There is no function your Dell can compute that Wolfram’s little Turing machine cannot.

    But what is more important is that you are using the term “computer” equivocally. Your Dell actually contains multiple information processors and a great deal of firmware and software. It interacts somewhat intelligently with a complex environment. You infer that the computational system is designed because of the intelligence it exhibits.

    Wolfram’s Turing machine is essentially a stripped-down universal computer. It is ready to accept programs and inputs, and has none to begin with. There is no basis for saying that it is intelligent, though it can compute any partial recursive function, given enough “memory.”

  9. So since a coding system can be simplified that means the origin of biological information is easy? Okay…

    Also, the coding system itself may be “simple” but the informational content defining the physical machinery using that coding system is unlikely to be simple. Never mind a machine that can self-replicate.

    Ran a quick search and here’s a Lego version:

    http://mapageweb.umontreal.ca/.....uring.html

  10. The best defense is a good offense.

    Believe something solely on faith? Accuse others of believing on faith?

    Are you religiously dogmatic? Accuse others of being religiously dogmatic?

    Do you engage in propaganda campaigns to sway people ignorant on the subject? Accuse others of doing so?

    Believe in a highly unlikely process that could essentially only be accomplished through magic? Accuse others of doing so.

    That way you will throw people off your trail.

  11. Whoops, sorry. The sentence after the initial question in each section should be a statement.

  12. I’m suddenly curious: is there an ID book describing a hypothesis whereby DNA is insufficient to code for the parts of an organism? I get the sense that that is a belief of some UDers, but I haven’t heard of it yet put down in print.

  13. You mean that there’s some sort of missing component (spiritual for those theologically inclined)? I don’t know of any major ID proponent who believes that. Not even via private musings.

  14. Gil, “I finally figured out why the incensed Darwinists who resigned from BH did so…”

    I had not heard of these resignations, can’t even find ‘em on google. Who resigned, how many resigned, how come nothing shows on google?

  15. Oatmeal, you are a bit stupid, aren’t you. You think that because a touring machine is universal (capabable of doing any calculation that any computer could) that it could program itself.

    Let me help you out, the turing machine, without intelligent human input to program it (provide information), can’t do a darn thing! Please note that your link defines “universal” as follows:

    The general idea is that a system is universal if it can be “programmed” to emulate any other system.

    Secondly, Oatmeal, Gil is a world-class software developer as am I (he moreso). We have a deep, rich, thick understanding of computers, including “universal” turing machines.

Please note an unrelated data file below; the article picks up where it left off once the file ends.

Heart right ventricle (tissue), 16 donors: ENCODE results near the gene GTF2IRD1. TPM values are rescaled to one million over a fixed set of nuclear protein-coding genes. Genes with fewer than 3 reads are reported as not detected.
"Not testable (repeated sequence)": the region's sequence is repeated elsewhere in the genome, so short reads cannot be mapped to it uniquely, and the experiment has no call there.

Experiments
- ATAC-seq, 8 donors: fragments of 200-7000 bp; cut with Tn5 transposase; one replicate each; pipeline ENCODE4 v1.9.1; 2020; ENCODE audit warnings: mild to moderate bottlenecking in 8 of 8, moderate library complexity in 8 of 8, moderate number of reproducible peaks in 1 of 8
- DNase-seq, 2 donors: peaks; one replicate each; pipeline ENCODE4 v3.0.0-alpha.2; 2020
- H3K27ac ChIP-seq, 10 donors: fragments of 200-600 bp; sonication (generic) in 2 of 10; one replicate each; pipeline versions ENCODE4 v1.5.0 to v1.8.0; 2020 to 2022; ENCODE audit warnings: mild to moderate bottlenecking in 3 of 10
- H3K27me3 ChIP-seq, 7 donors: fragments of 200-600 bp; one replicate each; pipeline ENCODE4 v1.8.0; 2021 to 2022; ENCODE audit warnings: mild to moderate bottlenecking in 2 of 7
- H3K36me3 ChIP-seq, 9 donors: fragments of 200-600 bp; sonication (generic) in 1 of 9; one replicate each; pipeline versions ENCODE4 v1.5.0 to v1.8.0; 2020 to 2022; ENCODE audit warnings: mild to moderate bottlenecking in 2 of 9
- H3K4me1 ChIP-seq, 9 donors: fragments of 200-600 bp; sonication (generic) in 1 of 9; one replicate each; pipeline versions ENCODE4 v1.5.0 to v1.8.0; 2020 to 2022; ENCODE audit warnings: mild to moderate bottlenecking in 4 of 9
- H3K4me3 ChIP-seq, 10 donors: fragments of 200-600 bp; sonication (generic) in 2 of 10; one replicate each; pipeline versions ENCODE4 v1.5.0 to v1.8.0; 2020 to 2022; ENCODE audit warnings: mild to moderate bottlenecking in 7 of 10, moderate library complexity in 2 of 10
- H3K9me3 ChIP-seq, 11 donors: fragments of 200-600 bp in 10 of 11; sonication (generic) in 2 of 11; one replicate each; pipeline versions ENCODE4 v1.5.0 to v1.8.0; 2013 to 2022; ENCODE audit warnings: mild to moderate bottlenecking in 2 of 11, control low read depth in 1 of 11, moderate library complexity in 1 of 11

16. Patrick:

    You mean that there’s some sort of missing component (spiritual for those theologically inclined)?

    I was thinking of posts like the comments on this. Having read it a second time, I retract my question. However, I retain my frustration that epigenetics are here repeatedly considered a grand argument against evolution, or even an argument against naturalism, simply because it happens to not be be either RM or NS (the general argument being “if it’s not RM or NS, it’s design” or “if it’s not RM or NS, Darwin was Wrong and, therefore sufficiently complex evolution does not occur naturalistically”).

  17. bfast,

    Catch!

  18. bFast,

    Oatmeal, you are a bit stupid, aren’t you.

    That just landed you in the moderation pool.

  19. bFast says at 13,

    Oatmeal, you are a bit stupid, aren’t you. You think that because a touring machine is universal (capabable of doing any calculation that any computer could) that it could program itself.

    What adjective would you apply to someone who cannot grasp what I wrote to Barb [8] about the Turing machine?

    It is ready to accept programs and inputs, and has none to begin with. There is no basis for saying that it is intelligent…

    I furthermore emphasized to her that what makes her Dell quite different from a minimal Turing machine is that it is actually a complex system of interacting processors operating on stored programs and data. The Dell also includes a huge amount of firmware and software generated by human beings.

    I’ll try to make this very, very clear for you bFast. Naturally occurring universal computer, dumb. Human-designed Dell, intelligent.

    Shades of Congressman Pete Stark, as highlighted by William Dembski:

    Secondly, Oatmeal, Gil is a world-class software developer as am I (he moreso). We have a deep, rich, thick understanding of computers, including “universal” turing machines.

    Especially thick. You could develop a million lines of bug-free software, and the experience would teach you nothing about the theory of computation. If you knew as much as you think you know, you would know that the term universal Turing machine is mathematically well defined. There’s no reason for scare quotes.